How Long Does Withdrawal From Marijuana Last?
Steven Gans, MD is board-certified in psychiatry and is an active supervisor, teacher, and mentor at Massachusetts General Hospital.
Cannabis (marijuana) is the most commonly used illicit drug. For many years, marijuana has been considered a soft drug, exempt from the usual concerns about addiction. However, recent research has shown that cannabis withdrawal can and does occur when heavy pot smokers discontinue its use.
As a result, the diagnostic criteria for cannabis withdrawal is included in the Diagnostic and Statistical Manual of Mental Disorders, fifth edition (DSM-5).
If you have been smoking pot heavily for at least a few months—whether as a regular pattern, in binges, or if you have become addicted—you may experience cannabis withdrawal if you abruptly stop using.
A Duke University study of 496 adult marijuana smokers who tried to quit found that 95.5% of them experienced at least one withdrawal symptom while 43.1% experienced more than one symptom. The number of symptoms the participants experienced was significantly linked to how often and how much the subjects smoked prior to trying to quit.
Those who were daily smokers experienced the most symptoms, but even those who reported using marijuana less than once a week experienced some withdrawal symptoms of moderate intensity.
Signs & Symptoms
Marijuana withdrawal symptoms are not life-threatening—their main danger is causing someone who really wants or needs to quit cannabis to relapse.
You might feel extra edgy and irritable, have trouble sleeping and eating, and may even get a stomachache or headache. Some people compare it to the feeling you get when you try to quit caffeine.
Although marijuana withdrawal typically lasts one to two weeks, some marijuana users experience several weeks or months of withdrawal symptoms, known as Post-Acute Withdrawal Syndrome (PAWS).
One person’s experience of cannabis withdrawal might be quite different from another’s, and the severity depends on a whole host of factors, including frequency of use as well as overall health. However, there are certain common withdrawal symptoms that usually occur within 24 to 72 hours of stopping heavy use.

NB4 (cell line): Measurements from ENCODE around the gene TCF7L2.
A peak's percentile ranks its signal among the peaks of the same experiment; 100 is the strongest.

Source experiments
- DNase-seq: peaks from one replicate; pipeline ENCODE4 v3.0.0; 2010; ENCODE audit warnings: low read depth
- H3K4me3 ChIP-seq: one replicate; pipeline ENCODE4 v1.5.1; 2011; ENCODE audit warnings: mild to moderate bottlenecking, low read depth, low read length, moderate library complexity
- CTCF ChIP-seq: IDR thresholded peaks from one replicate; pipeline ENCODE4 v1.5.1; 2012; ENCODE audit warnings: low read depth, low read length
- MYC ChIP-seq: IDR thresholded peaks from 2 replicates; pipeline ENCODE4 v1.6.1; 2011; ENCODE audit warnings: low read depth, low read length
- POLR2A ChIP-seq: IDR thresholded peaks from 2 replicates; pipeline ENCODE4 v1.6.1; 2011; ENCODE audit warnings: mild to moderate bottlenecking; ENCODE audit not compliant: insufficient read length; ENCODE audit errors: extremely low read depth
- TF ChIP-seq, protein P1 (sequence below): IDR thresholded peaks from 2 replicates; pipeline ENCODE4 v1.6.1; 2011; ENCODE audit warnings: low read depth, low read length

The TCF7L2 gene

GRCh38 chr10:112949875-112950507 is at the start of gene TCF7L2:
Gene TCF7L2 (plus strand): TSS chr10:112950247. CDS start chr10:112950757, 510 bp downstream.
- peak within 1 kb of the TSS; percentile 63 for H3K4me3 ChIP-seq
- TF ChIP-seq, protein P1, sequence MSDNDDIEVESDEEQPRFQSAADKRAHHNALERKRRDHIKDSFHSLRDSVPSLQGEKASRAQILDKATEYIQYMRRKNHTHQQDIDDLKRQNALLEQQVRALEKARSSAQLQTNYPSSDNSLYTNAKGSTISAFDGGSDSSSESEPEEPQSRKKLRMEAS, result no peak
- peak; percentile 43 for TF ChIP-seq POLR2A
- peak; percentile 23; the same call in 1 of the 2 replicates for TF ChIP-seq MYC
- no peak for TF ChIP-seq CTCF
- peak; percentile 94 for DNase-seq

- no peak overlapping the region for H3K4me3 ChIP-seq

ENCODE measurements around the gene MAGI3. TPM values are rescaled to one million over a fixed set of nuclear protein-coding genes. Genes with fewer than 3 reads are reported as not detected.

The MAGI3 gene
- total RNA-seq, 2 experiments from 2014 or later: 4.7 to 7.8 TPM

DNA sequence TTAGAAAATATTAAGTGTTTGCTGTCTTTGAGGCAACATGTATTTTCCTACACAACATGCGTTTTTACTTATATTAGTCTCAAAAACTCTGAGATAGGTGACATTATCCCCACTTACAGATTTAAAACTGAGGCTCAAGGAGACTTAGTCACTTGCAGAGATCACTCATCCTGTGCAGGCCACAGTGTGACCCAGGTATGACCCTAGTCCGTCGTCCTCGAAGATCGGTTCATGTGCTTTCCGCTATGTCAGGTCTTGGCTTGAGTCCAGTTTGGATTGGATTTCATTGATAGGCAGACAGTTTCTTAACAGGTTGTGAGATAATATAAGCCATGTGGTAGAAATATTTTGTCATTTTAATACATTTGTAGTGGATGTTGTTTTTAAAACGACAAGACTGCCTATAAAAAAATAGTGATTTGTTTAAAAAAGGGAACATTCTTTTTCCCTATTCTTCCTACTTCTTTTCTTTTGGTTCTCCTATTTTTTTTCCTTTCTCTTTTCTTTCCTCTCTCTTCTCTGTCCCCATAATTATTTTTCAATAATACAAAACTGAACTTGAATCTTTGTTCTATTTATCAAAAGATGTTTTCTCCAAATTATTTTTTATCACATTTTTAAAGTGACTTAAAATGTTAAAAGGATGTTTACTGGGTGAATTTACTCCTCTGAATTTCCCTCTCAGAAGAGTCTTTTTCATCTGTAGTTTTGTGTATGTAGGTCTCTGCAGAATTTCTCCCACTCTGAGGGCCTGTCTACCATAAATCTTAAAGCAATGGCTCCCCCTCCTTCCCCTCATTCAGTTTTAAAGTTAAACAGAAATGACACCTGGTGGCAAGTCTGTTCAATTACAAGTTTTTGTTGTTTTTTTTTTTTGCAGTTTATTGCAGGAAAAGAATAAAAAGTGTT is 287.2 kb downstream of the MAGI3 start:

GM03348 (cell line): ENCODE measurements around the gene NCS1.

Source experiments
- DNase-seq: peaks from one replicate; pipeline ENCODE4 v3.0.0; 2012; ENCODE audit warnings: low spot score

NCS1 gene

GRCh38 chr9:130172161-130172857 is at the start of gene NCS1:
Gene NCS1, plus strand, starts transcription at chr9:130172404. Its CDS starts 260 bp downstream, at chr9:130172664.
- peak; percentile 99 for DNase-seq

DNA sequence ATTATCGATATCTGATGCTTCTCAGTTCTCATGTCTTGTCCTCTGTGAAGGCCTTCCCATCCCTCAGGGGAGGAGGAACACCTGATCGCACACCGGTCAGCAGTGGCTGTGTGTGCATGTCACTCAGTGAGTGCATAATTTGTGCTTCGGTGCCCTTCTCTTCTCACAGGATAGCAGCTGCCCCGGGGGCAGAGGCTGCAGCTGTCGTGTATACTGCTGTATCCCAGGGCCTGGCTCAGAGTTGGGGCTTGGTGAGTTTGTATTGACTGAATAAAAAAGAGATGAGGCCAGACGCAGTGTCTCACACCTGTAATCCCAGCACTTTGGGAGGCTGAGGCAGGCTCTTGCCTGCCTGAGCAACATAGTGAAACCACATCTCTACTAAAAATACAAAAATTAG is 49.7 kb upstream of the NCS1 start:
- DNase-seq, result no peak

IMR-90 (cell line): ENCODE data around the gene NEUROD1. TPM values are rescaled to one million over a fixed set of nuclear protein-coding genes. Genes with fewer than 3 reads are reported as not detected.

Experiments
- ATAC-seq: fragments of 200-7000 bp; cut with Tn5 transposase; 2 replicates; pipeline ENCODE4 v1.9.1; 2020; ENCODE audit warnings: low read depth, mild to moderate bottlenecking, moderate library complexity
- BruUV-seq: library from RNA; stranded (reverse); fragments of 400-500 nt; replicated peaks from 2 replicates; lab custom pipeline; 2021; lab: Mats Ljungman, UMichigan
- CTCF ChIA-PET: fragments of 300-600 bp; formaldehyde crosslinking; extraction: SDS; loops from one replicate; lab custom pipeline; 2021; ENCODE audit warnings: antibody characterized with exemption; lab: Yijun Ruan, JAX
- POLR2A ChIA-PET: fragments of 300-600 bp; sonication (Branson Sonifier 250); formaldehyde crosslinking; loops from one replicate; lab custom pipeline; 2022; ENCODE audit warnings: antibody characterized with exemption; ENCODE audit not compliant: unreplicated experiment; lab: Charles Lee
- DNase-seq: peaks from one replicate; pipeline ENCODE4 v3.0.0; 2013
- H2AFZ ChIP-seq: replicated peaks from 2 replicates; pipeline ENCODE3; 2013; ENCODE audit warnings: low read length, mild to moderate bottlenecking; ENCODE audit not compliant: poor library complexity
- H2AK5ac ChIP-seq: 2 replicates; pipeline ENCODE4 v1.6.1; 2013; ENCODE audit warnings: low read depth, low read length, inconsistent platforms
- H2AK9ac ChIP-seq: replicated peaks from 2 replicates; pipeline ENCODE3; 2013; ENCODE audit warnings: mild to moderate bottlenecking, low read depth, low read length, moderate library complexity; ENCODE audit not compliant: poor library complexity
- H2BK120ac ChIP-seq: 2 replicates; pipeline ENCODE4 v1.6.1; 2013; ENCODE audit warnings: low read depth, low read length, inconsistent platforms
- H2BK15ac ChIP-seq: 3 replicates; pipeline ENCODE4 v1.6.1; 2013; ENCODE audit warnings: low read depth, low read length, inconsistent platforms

Although many regular smokers of marijuana do not believe they are addicted to the drug, many former marijuana users report drug cravings in the early days of abstinence. The experience of cravings will vary from person to person, but tend to include a persistent desire to use the substance.
This is a hallmark of addiction, whether it’s heroin, alcohol, gambling, or sex addiction. In one study, 75.7% of participants trying to quit reported an intense craving for marijuana.
Irritability can range from mild and relatively easy to control annoyance to excessive anger and even aggression. This is a normal reaction to withdrawing from marijuana.
If the irritability lasts for more than a week, it is a good idea to seek support from a doctor, drug counselor, or psychologist, as the symptom may be part of another issue that your cannabis use was masking.
More than half of those who try to quit marijuana report mood swings, irritability, or anxiety. Others report aggression, nervousness, restlessness, and a loss of concentration.
Anxiety can be a symptom of both cannabis intoxication and cannabis withdrawal. The distinctive paranoid feelings that occur when high on marijuana are well known among users,.
It can be worrying when anxiety continues or worsens even after you quit. As with the irritability, it can be helpful to remember that your fears are probably a natural part of drug withdrawal.
If you continue to feel anxious after a week of discontinuing cannabis, see a doctor. Cannabis use can sometimes cause substance-induced anxiety disorders, and there may have been an existing anxiety problem before you started using cannabis.
If you experience extended paranoia, especially if you also experience hallucinations or delusions, it is very important to be properly assessed by a mental health professional, ideally with expertise in substance issues such as an American Board of Addiction Medicine (ABAM)-certified physician or a psychiatrist.
Depression, characterized by a persistently sad mood accompanied by several other symptoms like decreased interest in daily activities and difficulty concentrating, is another possibility of cannabis withdrawal.
Occasional depressed feelings are natural. It is not unusual for people coming off cannabis to also become more aware of some of the negative consequences of their drug use as well as emotional states the marijuana has been masking.
For example, some people who cease marijuana after using for several years can feel they have wasted a considerable part of their life. These feelings are normal and can often be used to bring about positive changes you want to make in your life.